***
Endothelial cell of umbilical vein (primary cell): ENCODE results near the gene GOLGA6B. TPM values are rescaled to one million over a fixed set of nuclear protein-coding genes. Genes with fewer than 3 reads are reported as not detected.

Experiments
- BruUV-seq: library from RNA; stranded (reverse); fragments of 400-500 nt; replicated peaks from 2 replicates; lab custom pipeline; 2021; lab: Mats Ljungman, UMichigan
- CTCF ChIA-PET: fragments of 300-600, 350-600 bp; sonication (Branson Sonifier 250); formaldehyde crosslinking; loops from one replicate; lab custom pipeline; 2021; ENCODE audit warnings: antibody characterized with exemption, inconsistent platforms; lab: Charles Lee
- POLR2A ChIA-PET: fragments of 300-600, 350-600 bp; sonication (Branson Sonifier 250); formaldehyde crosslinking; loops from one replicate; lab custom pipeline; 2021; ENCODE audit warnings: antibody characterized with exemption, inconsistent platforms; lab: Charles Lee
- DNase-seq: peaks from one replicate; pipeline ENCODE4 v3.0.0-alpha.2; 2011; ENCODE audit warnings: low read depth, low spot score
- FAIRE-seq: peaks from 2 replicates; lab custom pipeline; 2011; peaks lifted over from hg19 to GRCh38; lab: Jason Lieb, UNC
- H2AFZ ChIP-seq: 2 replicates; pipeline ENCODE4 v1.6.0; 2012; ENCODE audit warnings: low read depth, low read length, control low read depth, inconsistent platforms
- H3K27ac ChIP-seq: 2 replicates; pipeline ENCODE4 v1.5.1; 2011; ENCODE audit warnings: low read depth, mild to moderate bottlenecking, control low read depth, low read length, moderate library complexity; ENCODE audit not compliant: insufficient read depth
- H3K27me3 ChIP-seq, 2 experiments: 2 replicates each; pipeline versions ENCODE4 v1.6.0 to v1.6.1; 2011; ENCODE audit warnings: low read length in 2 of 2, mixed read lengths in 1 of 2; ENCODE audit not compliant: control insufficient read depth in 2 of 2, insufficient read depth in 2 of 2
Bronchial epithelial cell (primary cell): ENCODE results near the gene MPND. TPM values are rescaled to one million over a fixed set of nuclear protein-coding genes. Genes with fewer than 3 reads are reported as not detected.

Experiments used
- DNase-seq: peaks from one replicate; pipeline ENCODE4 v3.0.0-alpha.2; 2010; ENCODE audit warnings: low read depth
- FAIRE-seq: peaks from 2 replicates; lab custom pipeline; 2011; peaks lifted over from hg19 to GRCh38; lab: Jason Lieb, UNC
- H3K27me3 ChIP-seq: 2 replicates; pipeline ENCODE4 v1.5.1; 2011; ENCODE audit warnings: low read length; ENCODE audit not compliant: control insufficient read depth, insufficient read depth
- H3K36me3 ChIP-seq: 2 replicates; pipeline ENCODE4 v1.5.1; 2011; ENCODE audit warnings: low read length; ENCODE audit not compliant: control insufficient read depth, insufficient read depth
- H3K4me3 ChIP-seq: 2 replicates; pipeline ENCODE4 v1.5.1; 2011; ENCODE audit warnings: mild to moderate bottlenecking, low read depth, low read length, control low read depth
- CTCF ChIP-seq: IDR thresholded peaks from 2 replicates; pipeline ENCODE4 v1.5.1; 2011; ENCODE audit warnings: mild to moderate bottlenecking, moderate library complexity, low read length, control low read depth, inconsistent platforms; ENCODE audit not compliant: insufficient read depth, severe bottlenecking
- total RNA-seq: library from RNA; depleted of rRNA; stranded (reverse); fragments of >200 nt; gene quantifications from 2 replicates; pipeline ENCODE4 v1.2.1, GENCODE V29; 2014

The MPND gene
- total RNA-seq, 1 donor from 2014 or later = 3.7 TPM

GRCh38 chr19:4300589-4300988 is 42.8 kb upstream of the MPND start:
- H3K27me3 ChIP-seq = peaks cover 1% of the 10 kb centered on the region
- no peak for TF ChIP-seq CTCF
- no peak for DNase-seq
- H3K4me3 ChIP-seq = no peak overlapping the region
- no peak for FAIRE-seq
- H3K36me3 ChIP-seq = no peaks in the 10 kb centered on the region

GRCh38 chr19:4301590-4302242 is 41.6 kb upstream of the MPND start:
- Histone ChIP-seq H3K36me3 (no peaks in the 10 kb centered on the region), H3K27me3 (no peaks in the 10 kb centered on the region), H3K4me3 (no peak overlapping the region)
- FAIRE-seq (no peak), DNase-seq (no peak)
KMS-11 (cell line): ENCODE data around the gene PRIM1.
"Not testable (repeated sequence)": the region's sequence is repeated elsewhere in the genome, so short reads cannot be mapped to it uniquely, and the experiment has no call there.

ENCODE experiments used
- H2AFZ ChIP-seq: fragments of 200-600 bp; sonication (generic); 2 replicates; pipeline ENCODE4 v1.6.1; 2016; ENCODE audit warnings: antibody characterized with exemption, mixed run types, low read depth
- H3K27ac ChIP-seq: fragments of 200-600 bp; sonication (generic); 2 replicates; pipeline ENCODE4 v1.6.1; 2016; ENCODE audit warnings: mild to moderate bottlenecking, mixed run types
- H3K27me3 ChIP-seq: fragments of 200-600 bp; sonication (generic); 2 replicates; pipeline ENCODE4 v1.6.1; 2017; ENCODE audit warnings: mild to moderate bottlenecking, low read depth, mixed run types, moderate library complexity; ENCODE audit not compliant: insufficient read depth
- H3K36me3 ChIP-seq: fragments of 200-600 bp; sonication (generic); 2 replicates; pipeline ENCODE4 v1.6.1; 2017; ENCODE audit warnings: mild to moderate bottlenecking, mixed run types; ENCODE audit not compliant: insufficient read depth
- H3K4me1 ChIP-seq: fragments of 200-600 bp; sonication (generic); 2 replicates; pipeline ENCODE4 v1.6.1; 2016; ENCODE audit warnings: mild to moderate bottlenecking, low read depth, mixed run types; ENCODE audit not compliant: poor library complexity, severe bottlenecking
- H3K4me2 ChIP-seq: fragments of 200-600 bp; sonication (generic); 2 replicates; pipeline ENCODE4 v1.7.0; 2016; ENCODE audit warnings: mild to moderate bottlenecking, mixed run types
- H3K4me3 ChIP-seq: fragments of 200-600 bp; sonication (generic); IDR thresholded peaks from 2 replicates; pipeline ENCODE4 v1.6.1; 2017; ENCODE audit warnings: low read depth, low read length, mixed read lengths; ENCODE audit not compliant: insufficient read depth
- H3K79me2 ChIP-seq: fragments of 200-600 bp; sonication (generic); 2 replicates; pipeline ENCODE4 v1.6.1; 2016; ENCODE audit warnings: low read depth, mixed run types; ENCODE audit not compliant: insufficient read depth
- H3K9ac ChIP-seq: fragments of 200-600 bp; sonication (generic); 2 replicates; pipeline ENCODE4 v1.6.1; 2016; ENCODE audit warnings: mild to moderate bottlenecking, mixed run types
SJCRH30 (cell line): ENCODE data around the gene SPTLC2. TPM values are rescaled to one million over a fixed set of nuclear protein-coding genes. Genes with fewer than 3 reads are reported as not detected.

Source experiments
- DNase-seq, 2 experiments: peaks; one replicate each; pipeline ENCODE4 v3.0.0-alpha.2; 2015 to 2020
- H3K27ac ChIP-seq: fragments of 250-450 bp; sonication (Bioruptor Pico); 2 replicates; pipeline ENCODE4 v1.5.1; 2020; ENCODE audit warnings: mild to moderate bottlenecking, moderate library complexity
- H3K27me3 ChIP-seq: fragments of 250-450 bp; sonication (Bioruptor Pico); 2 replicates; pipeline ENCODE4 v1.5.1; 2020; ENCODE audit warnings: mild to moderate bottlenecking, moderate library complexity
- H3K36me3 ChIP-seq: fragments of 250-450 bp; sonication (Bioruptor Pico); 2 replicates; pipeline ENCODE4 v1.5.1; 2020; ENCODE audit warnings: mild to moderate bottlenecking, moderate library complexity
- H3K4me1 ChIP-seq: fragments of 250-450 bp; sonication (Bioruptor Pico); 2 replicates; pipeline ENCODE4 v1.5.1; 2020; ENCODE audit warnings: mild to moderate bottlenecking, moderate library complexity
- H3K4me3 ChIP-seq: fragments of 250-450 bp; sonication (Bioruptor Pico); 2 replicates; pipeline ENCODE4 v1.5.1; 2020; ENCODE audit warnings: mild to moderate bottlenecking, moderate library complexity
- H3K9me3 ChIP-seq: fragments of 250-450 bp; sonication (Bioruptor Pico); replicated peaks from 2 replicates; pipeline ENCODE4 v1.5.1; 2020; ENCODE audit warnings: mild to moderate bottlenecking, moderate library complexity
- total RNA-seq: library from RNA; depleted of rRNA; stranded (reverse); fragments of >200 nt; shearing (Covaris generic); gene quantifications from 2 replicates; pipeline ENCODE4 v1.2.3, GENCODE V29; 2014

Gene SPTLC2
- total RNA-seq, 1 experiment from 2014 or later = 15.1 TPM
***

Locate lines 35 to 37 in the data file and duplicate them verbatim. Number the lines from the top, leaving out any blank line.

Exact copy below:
- H2AFZ ChIP-seq: fragments of 200-600 bp; sonication (generic); 2 replicates; pipeline ENCODE4 v1.6.1; 2016; ENCODE audit warnings: antibody characterized with exemption, mixed run types, low read depth
- H3K27ac ChIP-seq: fragments of 200-600 bp; sonication (generic); 2 replicates; pipeline ENCODE4 v1.6.1; 2016; ENCODE audit warnings: mild to moderate bottlenecking, mixed run types
- H3K27me3 ChIP-seq: fragments of 200-600 bp; sonication (generic); 2 replicates; pipeline ENCODE4 v1.6.1; 2017; ENCODE audit warnings: mild to moderate bottlenecking, low read depth, mixed run types, moderate library complexity; ENCODE audit not compliant: insufficient read depth